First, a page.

A First-Gen Community Mentored Max Prado; Now He Gives Back
By Becky Kramer
Max Prado noticed the young men wearing suits in WSU’s Compton Union Building. He admired their confidence.
“They were young Hispanic guys who looked like me, but they were dressed really nicely. I had never owned a suit, or even worn one,” says Prado (’18 Fin.). “They came up and shook my hand, looked me in the eye, and made an effort to connect with me.”
His freshman encounter with members of Omega Delta Phi, a multicultural service fraternity, had a lasting impact on Prado. By the time he was a sophomore, Prado—a first-generation college student from a family of farmworkers—was wearing his own suit, helping the fraternity recruit new members.
Omega Delta Phi was part of a supportive community for first-gen students that Prado experienced at WSU. Through the fraternity, clubs, and extracurricular activities, he built friendships, took on leadership roles, and aspired to a corporate finance career at Boeing, where he works as a financial planning and investor relations analyst.
“I had mentors at WSU, and I had opportunities to develop leadership skills, something I didn’t experience in high school,” Prado says.
First-gen students “often think all the action at college is in the classroom—earning credits and getting grades,” says Chip Hunter, dean of the Carson College of Business. But the learning that happens outside the classroom is also important, he says. Besides professional skills and confidence, “students are building a network of people who can be resources for them over the course of a lifetime.”
During his four years at WSU, Prado went from being mentored to mentoring other students. He helped start a club for first-gen business majors, and he still shares his story at Carson College events.
“If I can help ease one person’s self-doubt that they belong in college, that’s something I’m passionate about,” he says.
“Are you going to college?”
Prado was born in Mexico and grew up in Othello, in the heart of the Columbia Basin’s irrigated agricultural industry. His mom, a farm laborer, worked long hours to provide for her four children.
“She often left us with a babysitter at 5 in the morning and didn’t get home until 6 p.m.,” Prado said. “I felt my family’s way out of that life—working under the hot sun—was through education.”
In elementary school, teachers spotted Prado’s aptitude for learning and helping others. “They told my mom, ‘You should encourage your son to do well in school and finish his homework, because he’s a great leader in the classroom.’”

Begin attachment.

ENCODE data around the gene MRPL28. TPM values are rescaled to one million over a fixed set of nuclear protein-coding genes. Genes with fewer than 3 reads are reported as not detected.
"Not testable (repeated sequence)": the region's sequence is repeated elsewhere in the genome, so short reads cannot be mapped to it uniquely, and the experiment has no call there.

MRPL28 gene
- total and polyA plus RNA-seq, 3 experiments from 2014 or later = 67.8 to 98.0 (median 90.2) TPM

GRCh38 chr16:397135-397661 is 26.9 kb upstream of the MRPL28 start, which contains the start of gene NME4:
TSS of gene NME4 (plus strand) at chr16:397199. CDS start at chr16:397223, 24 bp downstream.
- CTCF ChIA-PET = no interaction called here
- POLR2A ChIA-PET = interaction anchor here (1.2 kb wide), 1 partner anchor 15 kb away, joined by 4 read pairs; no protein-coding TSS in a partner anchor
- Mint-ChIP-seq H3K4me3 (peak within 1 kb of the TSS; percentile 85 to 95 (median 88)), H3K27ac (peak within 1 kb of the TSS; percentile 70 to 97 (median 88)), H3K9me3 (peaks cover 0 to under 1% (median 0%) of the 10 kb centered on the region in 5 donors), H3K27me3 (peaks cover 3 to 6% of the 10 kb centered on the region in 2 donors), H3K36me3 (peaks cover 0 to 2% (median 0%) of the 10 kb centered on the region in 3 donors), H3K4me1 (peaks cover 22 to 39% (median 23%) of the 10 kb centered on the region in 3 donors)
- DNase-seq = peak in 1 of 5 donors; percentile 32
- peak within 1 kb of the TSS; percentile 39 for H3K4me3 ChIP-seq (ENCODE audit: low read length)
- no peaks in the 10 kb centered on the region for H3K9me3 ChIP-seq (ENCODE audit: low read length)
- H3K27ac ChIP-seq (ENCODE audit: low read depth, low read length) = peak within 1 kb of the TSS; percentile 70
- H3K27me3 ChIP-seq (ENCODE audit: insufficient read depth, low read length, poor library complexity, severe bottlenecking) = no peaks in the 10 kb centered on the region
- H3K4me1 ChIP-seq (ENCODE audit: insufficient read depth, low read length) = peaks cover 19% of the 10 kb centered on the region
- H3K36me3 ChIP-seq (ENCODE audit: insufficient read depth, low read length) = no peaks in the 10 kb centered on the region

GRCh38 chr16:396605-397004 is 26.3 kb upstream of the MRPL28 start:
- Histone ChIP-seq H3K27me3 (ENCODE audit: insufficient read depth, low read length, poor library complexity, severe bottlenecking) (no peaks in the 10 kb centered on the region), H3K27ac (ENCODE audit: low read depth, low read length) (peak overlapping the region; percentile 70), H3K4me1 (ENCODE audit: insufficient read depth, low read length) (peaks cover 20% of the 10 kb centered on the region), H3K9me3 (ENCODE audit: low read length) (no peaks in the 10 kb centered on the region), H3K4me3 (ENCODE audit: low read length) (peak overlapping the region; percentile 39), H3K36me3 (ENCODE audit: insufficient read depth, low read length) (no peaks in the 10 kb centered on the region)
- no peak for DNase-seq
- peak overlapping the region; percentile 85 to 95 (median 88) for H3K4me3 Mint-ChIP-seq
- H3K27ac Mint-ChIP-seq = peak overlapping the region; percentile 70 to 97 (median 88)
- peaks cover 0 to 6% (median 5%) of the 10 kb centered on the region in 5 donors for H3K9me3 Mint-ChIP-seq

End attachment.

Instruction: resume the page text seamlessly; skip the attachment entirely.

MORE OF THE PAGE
But in a family without much formal education, Prado was largely on his own. When he was a senior in high school, being asked, “Are you going to college?” made him uncomfortable.
“I didn’t like thinking about that,” Prado says. “No one in my family had gone to college, so I didn’t know how to answer.”
When a school counselor told him he could apply for financial aid, “I didn’t believe it at first. I thought it was too good to be true,” Prado says.
He applied to WSU because some of his teachers were Cougar alumni. But he was on his own to complete the complex federal forms for financial aid.
“I almost missed the deadline,” he says. “It wasn’t until a few weeks before classes started that my financial aid was approved.”
From mentee to mentor
During his freshman year, Prado credits the College Assistance Migrant Program at WSU for helping him feel at home on the Pullman campus.
“Most of the students in the program were first-gen, Mexican, and immigrants. We really related to each other,” he says. “We had upperclassmen as mentors, and it was empowering to see where they were going with their lives.”
At Omega Delta Phi, Prado transitioned from mentee to mentor. He wore the suit he bought at Men’s Warehouse in Spokane weekly, serving as the fraternity’s treasurer, vice president, and then president. He also served on WSU’s United Greek Council.
Prado’s interest in working for Boeing came from his fraternity connections. “One of my fraternity brothers had accepted a job there. I saw him working hard, and I just really admired the guy,” says Prado, who took part in Boeing’s internship and rotational programs before being hired full-time.
As a junior, Prado and others started a WSU chapter of the Association of Latino Professionals for America. The club focused on the needs of first-gen business majors.
“We wanted to create a safe space to ask questions,” Prado says. “If you’re with peers who have a high level of business acumen, it can be intimidating to ask about the basics of networking or creating a résumé.”
By telling his story, Prado hopes to help other first-gen students feel confident about what they have to offer employers. Early in his career, he strove to be an idealized version of a finance professional.
“I had this picture in my mind of this super professional guy, this perfect person that I was striving to be,” he says. “Eventually, I realized that I’m going to be myself.”
“I may say things a little differently or have different mannerisms or cultural references, but I don’t see that as a weakness anymore,” Prado says. “First-generation graduates have a perspective that’s valuable, and it belongs at the table.”